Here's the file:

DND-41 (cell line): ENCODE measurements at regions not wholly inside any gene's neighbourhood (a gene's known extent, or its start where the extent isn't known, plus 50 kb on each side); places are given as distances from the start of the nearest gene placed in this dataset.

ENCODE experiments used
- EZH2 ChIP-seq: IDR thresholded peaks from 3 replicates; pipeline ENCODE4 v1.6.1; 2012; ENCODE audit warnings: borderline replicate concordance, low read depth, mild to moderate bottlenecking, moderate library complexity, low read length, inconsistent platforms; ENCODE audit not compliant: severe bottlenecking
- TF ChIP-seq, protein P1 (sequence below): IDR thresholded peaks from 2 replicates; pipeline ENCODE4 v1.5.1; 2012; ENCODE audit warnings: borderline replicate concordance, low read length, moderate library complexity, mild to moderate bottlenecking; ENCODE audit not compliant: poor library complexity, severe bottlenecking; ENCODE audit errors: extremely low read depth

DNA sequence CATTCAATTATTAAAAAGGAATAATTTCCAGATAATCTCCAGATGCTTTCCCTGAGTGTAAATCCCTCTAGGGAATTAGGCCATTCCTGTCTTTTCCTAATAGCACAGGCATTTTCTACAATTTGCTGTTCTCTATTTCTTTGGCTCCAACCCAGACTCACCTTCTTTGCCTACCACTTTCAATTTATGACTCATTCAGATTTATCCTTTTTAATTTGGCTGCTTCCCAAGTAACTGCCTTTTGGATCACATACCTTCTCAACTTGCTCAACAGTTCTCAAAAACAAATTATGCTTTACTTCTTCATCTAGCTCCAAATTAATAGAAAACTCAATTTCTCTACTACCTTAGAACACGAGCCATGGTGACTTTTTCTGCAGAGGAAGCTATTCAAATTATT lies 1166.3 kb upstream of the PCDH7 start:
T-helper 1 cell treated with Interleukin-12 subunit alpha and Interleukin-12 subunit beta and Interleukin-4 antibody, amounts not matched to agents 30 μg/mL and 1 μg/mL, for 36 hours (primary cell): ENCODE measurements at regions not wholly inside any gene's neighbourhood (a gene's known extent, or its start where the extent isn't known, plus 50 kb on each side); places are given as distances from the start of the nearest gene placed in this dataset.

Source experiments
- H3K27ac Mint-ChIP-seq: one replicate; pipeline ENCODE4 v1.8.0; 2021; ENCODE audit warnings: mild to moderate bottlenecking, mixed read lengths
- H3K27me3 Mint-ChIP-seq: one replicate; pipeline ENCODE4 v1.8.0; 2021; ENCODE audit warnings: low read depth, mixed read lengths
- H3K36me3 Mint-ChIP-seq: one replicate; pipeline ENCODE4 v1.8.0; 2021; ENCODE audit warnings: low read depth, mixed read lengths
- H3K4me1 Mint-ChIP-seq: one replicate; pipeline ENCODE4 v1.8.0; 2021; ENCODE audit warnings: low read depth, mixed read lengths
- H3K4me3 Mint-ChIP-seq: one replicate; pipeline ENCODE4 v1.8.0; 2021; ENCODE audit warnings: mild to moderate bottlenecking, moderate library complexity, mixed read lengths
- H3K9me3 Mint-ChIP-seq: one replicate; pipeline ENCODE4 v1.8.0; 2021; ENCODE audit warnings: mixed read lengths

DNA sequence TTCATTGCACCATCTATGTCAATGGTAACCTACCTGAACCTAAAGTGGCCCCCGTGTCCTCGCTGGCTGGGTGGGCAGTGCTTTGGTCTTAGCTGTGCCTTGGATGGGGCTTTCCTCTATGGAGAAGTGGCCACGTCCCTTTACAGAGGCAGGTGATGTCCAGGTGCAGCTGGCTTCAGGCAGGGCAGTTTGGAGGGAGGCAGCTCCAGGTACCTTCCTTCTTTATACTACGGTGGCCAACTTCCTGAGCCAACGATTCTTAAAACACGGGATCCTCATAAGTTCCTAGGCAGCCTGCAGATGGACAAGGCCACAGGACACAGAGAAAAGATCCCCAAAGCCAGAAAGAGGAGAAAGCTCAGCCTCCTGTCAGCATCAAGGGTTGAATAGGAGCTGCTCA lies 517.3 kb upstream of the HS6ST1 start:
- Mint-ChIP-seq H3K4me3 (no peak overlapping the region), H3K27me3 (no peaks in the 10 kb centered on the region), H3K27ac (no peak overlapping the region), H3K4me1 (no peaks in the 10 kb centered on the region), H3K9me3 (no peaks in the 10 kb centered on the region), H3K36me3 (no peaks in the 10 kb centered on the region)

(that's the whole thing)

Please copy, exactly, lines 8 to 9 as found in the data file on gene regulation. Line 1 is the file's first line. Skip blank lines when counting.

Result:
- H3K27ac Mint-ChIP-seq: one replicate; pipeline ENCODE4 v1.8.0; 2021; ENCODE audit warnings: mild to moderate bottlenecking, mixed read lengths
- H3K27me3 Mint-ChIP-seq: one replicate; pipeline ENCODE4 v1.8.0; 2021; ENCODE audit warnings: low read depth, mixed read lengths